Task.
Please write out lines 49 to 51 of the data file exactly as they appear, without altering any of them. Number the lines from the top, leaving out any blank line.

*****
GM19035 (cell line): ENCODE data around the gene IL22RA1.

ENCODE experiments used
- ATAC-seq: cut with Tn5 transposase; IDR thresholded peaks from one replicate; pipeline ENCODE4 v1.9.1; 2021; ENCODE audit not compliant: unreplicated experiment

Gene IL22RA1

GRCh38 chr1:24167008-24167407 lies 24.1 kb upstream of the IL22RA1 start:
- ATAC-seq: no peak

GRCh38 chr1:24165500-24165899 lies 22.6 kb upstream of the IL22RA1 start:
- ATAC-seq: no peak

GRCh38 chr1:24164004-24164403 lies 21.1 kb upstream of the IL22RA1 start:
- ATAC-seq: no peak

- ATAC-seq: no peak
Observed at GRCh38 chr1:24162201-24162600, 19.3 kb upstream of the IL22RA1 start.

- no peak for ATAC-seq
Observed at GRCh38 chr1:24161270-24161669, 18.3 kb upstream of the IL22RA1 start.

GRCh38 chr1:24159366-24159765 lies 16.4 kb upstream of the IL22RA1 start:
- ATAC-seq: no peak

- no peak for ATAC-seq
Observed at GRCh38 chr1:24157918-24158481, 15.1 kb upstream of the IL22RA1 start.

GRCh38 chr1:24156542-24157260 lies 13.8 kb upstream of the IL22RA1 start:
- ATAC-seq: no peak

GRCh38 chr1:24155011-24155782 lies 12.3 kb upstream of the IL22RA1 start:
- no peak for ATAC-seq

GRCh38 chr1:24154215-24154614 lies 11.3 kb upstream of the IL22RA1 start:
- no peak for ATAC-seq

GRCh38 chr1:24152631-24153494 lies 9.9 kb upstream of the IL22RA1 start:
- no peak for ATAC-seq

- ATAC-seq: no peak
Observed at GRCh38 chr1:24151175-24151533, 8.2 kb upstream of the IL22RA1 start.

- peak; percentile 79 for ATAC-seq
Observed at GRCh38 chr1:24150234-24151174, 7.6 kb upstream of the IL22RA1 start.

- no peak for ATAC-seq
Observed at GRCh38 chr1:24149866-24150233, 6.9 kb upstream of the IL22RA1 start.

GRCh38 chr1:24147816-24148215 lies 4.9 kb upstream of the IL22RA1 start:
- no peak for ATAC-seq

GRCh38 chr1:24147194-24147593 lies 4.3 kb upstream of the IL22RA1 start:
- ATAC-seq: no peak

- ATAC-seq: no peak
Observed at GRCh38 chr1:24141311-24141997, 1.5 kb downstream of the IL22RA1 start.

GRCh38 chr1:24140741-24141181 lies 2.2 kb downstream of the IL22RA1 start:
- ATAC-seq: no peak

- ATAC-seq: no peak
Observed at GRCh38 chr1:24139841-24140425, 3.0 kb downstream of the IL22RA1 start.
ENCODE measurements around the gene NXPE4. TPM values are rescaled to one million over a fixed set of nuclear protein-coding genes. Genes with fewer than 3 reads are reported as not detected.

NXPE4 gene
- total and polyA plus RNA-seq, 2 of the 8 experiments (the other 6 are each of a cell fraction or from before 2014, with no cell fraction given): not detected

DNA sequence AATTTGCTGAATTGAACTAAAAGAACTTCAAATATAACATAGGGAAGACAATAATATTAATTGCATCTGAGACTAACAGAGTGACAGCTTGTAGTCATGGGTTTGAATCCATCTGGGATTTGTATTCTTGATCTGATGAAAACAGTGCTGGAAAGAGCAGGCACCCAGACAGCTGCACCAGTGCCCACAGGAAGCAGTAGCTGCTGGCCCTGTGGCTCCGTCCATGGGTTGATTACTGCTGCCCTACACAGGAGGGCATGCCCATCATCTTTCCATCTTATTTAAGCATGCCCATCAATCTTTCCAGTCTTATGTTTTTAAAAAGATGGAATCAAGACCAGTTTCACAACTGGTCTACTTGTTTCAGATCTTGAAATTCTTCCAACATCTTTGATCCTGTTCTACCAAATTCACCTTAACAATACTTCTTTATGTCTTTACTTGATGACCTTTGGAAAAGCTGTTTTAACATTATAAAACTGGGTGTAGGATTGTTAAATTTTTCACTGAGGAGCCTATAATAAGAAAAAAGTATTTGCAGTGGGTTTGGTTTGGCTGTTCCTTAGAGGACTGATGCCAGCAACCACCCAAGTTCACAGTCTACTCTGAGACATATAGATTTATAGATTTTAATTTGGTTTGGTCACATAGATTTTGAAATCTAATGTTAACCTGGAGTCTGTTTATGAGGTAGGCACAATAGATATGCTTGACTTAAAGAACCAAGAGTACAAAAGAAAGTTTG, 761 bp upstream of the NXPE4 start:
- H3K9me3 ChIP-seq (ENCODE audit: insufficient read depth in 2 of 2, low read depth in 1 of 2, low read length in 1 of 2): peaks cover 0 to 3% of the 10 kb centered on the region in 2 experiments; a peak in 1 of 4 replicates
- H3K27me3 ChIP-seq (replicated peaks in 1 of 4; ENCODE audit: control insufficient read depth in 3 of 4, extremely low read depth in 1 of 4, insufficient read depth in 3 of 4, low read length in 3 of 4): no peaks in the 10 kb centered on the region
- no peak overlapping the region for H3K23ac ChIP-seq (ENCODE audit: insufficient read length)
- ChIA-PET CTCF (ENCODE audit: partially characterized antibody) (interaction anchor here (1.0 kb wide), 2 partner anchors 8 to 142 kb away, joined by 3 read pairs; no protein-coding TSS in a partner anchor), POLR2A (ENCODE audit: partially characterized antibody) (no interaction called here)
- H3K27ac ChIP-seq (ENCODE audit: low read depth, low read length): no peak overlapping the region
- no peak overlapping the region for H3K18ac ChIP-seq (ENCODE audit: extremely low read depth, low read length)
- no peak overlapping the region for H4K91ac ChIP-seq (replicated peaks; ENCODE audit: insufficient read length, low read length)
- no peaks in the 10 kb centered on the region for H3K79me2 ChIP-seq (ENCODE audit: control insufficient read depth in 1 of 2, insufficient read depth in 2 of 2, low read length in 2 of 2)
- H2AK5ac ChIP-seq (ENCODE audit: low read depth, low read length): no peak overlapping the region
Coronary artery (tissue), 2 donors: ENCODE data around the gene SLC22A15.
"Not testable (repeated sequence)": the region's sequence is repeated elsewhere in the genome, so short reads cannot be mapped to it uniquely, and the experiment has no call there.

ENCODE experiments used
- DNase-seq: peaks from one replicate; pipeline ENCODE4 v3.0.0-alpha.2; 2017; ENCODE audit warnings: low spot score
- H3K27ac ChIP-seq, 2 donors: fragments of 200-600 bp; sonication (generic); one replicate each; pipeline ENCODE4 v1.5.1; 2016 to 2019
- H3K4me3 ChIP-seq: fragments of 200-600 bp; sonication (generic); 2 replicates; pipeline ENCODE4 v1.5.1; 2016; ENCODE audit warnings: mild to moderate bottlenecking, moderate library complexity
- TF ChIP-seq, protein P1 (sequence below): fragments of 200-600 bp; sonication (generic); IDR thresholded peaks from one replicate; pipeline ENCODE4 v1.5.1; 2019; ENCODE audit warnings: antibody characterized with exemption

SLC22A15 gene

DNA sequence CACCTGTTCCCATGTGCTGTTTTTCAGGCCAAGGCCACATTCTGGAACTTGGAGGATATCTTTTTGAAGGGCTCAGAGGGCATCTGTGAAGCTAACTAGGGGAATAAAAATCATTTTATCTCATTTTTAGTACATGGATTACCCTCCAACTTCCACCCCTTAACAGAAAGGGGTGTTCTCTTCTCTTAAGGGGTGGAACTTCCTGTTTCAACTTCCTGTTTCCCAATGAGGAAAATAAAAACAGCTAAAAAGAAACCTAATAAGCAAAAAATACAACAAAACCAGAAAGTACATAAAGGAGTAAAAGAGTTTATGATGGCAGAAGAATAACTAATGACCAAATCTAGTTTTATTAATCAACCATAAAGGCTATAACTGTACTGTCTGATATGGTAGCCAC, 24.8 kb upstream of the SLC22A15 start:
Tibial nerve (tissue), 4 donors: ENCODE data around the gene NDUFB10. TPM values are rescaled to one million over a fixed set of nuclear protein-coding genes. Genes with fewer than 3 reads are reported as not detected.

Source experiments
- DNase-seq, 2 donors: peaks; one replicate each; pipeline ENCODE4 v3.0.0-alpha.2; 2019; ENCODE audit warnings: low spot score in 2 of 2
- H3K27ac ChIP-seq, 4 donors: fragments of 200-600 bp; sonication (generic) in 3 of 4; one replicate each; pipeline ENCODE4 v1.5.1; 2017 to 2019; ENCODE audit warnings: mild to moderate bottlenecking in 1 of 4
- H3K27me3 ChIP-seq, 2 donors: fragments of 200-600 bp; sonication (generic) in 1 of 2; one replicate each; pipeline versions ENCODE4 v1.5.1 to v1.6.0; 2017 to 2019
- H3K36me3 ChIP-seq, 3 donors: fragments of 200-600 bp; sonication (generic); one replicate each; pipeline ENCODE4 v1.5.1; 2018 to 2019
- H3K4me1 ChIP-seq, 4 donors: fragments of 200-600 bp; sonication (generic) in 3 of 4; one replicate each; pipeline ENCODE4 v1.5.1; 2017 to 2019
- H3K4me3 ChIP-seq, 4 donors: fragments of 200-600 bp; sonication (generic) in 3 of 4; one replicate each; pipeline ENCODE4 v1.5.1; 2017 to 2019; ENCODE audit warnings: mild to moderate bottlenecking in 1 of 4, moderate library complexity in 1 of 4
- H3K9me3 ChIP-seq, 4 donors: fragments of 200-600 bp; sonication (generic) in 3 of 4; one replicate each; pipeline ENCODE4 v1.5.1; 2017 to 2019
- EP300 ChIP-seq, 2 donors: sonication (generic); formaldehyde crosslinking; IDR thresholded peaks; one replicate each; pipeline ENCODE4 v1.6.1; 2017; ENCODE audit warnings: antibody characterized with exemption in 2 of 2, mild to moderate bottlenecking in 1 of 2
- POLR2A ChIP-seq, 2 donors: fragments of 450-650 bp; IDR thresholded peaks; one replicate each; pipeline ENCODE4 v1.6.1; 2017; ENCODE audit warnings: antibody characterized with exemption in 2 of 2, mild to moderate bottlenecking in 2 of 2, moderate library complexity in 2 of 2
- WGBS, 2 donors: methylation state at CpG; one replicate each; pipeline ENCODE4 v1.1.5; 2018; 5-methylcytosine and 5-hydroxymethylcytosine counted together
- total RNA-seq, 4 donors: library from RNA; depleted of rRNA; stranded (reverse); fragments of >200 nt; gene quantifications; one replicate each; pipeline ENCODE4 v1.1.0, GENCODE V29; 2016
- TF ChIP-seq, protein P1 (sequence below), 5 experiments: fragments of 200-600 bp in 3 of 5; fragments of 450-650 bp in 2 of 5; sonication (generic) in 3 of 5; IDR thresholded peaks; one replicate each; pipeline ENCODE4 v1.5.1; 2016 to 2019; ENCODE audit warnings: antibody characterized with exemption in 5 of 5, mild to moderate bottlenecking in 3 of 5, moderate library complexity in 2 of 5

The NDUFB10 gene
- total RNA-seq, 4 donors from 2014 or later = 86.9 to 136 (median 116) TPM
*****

- no peak overlapping the region for H3K23ac ChIP-seq (ENCODE audit: insufficient read length)
- ChIA-PET CTCF (ENCODE audit: partially characterized antibody) (interaction anchor here (1.0 kb wide), 2 partner anchors 8 to 142 kb away, joined by 3 read pairs; no protein-coding TSS in a partner anchor), POLR2A (ENCODE audit: partially characterized antibody) (no interaction called here)
- H3K27ac ChIP-seq (ENCODE audit: low read depth, low read length): no peak overlapping the region